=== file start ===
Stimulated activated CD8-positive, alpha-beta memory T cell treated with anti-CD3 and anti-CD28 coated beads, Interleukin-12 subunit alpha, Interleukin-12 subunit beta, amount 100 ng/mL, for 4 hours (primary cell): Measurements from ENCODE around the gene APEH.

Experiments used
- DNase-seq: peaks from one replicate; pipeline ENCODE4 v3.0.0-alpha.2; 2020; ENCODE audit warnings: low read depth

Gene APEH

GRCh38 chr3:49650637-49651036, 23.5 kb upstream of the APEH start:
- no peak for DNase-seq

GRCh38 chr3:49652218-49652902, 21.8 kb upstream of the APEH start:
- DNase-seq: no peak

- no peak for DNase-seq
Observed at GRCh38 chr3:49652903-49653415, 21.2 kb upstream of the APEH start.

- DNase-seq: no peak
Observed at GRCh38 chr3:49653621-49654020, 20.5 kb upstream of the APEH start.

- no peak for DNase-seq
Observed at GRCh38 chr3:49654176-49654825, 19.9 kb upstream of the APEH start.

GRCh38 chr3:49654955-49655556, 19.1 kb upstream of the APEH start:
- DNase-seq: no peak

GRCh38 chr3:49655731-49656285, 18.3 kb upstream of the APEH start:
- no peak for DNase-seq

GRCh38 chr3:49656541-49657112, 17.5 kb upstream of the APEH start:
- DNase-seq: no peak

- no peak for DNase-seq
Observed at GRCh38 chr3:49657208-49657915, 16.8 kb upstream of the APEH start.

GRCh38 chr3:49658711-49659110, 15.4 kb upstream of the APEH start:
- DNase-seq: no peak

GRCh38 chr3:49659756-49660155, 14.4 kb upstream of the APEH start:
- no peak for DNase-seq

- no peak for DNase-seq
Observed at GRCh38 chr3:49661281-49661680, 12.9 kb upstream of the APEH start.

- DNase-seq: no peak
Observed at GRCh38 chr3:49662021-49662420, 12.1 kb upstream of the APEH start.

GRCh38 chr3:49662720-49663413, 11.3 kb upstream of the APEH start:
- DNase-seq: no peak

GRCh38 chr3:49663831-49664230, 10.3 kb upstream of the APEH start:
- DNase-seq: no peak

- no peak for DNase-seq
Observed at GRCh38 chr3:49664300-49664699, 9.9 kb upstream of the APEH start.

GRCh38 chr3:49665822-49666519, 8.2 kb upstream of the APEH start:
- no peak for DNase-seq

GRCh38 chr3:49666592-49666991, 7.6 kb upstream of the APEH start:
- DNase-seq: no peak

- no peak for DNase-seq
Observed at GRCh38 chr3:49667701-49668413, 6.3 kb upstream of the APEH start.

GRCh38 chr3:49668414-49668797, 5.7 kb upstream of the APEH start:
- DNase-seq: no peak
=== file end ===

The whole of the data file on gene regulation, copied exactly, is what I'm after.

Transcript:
Stimulated activated CD8-positive, alpha-beta memory T cell treated with anti-CD3 and anti-CD28 coated beads, Interleukin-12 subunit alpha, Interleukin-12 subunit beta, amount 100 ng/mL, for 4 hours (primary cell): Measurements from ENCODE around the gene APEH.

Experiments used
- DNase-seq: peaks from one replicate; pipeline ENCODE4 v3.0.0-alpha.2; 2020; ENCODE audit warnings: low read depth

Gene APEH

GRCh38 chr3:49650637-49651036, 23.5 kb upstream of the APEH start:
- no peak for DNase-seq

GRCh38 chr3:49652218-49652902, 21.8 kb upstream of the APEH start:
- DNase-seq: no peak

- no peak for DNase-seq
Observed at GRCh38 chr3:49652903-49653415, 21.2 kb upstream of the APEH start.

- DNase-seq: no peak
Observed at GRCh38 chr3:49653621-49654020, 20.5 kb upstream of the APEH start.

- no peak for DNase-seq
Observed at GRCh38 chr3:49654176-49654825, 19.9 kb upstream of the APEH start.

GRCh38 chr3:49654955-49655556, 19.1 kb upstream of the APEH start:
- DNase-seq: no peak

GRCh38 chr3:49655731-49656285, 18.3 kb upstream of the APEH start:
- no peak for DNase-seq

GRCh38 chr3:49656541-49657112, 17.5 kb upstream of the APEH start:
- DNase-seq: no peak

- no peak for DNase-seq
Observed at GRCh38 chr3:49657208-49657915, 16.8 kb upstream of the APEH start.

GRCh38 chr3:49658711-49659110, 15.4 kb upstream of the APEH start:
- DNase-seq: no peak

GRCh38 chr3:49659756-49660155, 14.4 kb upstream of the APEH start:
- no peak for DNase-seq

- no peak for DNase-seq
Observed at GRCh38 chr3:49661281-49661680, 12.9 kb upstream of the APEH start.

- DNase-seq: no peak
Observed at GRCh38 chr3:49662021-49662420, 12.1 kb upstream of the APEH start.

GRCh38 chr3:49662720-49663413, 11.3 kb upstream of the APEH start:
- DNase-seq: no peak

GRCh38 chr3:49663831-49664230, 10.3 kb upstream of the APEH start:
- DNase-seq: no peak

- no peak for DNase-seq
Observed at GRCh38 chr3:49664300-49664699, 9.9 kb upstream of the APEH start.

GRCh38 chr3:49665822-49666519, 8.2 kb upstream of the APEH start:
- no peak for DNase-seq

GRCh38 chr3:49666592-49666991, 7.6 kb upstream of the APEH start:
- DNase-seq: no peak

- no peak for DNase-seq
Observed at GRCh38 chr3:49667701-49668413, 6.3 kb upstream of the APEH start.

GRCh38 chr3:49668414-49668797, 5.7 kb upstream of the APEH start:
- DNase-seq: no peak